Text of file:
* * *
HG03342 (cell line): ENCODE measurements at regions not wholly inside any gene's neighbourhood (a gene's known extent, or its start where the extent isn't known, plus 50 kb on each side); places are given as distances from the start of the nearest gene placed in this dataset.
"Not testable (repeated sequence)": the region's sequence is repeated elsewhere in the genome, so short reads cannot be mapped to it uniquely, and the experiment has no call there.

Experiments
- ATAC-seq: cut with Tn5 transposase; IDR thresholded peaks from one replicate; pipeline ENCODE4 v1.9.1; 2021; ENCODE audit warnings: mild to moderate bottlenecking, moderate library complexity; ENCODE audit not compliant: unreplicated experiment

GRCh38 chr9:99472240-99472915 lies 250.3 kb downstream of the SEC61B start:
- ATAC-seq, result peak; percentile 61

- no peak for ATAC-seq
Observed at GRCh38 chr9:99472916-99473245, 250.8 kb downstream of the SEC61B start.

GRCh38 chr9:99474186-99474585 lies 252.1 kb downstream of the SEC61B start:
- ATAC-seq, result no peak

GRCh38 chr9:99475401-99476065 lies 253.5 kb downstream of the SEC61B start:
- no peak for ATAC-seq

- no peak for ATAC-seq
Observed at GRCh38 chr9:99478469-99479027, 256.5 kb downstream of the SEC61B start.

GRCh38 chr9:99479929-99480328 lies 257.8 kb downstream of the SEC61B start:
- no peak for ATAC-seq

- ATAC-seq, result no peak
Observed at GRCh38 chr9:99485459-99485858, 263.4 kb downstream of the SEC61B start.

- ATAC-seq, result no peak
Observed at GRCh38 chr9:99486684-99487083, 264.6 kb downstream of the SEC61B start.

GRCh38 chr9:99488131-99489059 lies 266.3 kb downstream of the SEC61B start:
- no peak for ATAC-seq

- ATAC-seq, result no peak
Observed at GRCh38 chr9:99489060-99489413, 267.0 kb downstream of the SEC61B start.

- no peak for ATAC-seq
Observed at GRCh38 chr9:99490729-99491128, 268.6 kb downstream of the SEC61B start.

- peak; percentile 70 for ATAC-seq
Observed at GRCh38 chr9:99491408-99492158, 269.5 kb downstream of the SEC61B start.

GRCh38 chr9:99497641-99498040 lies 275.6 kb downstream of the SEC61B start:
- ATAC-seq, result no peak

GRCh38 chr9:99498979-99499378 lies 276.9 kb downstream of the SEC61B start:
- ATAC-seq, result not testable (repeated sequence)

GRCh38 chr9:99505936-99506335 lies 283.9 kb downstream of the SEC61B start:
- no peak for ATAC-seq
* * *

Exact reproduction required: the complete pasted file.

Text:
HG03342 (cell line): ENCODE measurements at regions not wholly inside any gene's neighbourhood (a gene's known extent, or its start where the extent isn't known, plus 50 kb on each side); places are given as distances from the start of the nearest gene placed in this dataset.
"Not testable (repeated sequence)": the region's sequence is repeated elsewhere in the genome, so short reads cannot be mapped to it uniquely, and the experiment has no call there.

Experiments
- ATAC-seq: cut with Tn5 transposase; IDR thresholded peaks from one replicate; pipeline ENCODE4 v1.9.1; 2021; ENCODE audit warnings: mild to moderate bottlenecking, moderate library complexity; ENCODE audit not compliant: unreplicated experiment

GRCh38 chr9:99472240-99472915 lies 250.3 kb downstream of the SEC61B start:
- ATAC-seq, result peak; percentile 61

- no peak for ATAC-seq
Observed at GRCh38 chr9:99472916-99473245, 250.8 kb downstream of the SEC61B start.

GRCh38 chr9:99474186-99474585 lies 252.1 kb downstream of the SEC61B start:
- ATAC-seq, result no peak

GRCh38 chr9:99475401-99476065 lies 253.5 kb downstream of the SEC61B start:
- no peak for ATAC-seq

- no peak for ATAC-seq
Observed at GRCh38 chr9:99478469-99479027, 256.5 kb downstream of the SEC61B start.

GRCh38 chr9:99479929-99480328 lies 257.8 kb downstream of the SEC61B start:
- no peak for ATAC-seq

- ATAC-seq, result no peak
Observed at GRCh38 chr9:99485459-99485858, 263.4 kb downstream of the SEC61B start.

- ATAC-seq, result no peak
Observed at GRCh38 chr9:99486684-99487083, 264.6 kb downstream of the SEC61B start.

GRCh38 chr9:99488131-99489059 lies 266.3 kb downstream of the SEC61B start:
- no peak for ATAC-seq

- ATAC-seq, result no peak
Observed at GRCh38 chr9:99489060-99489413, 267.0 kb downstream of the SEC61B start.

- no peak for ATAC-seq
Observed at GRCh38 chr9:99490729-99491128, 268.6 kb downstream of the SEC61B start.

- peak; percentile 70 for ATAC-seq
Observed at GRCh38 chr9:99491408-99492158, 269.5 kb downstream of the SEC61B start.

GRCh38 chr9:99497641-99498040 lies 275.6 kb downstream of the SEC61B start:
- ATAC-seq, result no peak

GRCh38 chr9:99498979-99499378 lies 276.9 kb downstream of the SEC61B start:
- ATAC-seq, result not testable (repeated sequence)

GRCh38 chr9:99505936-99506335 lies 283.9 kb downstream of the SEC61B start:
- no peak for ATAC-seq